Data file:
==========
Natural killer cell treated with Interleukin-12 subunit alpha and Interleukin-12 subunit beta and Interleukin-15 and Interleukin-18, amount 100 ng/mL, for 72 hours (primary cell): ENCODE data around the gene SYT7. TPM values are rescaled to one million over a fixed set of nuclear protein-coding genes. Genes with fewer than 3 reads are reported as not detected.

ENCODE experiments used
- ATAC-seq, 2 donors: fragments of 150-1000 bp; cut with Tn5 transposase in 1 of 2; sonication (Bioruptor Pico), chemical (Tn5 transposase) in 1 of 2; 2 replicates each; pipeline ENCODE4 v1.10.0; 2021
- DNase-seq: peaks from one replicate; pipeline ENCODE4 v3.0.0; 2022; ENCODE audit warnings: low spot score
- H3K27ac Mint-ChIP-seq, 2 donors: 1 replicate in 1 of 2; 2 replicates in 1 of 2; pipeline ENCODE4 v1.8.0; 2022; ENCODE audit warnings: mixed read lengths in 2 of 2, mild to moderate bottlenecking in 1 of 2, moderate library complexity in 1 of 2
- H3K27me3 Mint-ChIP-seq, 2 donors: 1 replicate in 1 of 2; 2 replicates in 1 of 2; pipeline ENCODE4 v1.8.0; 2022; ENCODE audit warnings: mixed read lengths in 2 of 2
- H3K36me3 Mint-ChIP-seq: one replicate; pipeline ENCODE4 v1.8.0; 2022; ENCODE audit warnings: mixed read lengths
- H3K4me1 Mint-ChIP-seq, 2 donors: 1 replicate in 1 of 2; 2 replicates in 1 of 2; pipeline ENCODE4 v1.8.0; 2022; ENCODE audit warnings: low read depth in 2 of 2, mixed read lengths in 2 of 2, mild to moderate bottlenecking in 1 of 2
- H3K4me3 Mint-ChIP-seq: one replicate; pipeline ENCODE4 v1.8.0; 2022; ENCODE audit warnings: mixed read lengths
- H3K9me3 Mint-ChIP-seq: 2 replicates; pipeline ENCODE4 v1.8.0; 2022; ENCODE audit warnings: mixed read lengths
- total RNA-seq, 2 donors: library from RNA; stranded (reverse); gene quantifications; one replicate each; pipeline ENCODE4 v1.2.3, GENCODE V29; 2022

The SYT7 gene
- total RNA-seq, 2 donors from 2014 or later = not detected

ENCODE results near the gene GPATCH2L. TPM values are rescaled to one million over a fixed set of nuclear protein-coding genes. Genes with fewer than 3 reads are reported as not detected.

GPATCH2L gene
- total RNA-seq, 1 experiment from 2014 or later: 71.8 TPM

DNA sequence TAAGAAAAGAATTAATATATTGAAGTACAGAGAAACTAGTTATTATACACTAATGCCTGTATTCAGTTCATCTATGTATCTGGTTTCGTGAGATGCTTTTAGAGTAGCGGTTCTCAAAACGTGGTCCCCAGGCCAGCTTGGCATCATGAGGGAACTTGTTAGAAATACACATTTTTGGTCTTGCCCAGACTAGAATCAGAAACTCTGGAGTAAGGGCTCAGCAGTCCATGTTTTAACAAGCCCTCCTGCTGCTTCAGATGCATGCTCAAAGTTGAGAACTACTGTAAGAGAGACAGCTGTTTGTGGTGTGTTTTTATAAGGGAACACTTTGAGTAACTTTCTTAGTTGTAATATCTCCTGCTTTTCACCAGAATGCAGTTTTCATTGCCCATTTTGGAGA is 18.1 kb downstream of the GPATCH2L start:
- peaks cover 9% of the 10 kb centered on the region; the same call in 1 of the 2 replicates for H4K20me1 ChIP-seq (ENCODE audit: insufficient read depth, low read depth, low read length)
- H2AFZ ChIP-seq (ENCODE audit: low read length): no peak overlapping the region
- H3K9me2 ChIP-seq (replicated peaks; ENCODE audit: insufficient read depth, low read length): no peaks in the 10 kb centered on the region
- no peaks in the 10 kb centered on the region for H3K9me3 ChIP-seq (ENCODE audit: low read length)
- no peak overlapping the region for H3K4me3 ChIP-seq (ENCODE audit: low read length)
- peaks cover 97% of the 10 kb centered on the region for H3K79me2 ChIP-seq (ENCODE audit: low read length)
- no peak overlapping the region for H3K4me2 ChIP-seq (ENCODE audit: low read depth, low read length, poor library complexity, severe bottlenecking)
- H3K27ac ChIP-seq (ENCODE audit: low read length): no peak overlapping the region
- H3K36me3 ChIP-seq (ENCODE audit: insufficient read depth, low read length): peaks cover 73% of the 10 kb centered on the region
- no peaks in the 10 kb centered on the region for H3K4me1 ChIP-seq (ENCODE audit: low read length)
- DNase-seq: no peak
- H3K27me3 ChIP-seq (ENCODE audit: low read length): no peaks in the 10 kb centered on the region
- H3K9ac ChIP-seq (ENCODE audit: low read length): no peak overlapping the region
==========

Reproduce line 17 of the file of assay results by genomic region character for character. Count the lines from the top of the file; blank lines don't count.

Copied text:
DNA sequence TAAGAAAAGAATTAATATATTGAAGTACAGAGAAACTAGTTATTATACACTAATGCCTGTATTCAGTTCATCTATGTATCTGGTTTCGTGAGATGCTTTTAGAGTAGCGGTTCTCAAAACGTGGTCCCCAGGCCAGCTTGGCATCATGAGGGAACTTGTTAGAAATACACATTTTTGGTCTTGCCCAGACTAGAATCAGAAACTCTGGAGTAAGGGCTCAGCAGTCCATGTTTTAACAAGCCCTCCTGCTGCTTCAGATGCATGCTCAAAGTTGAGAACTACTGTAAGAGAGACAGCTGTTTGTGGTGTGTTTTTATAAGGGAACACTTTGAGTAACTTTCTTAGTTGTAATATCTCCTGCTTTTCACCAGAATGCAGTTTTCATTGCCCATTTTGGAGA is 18.1 kb downstream of the GPATCH2L start: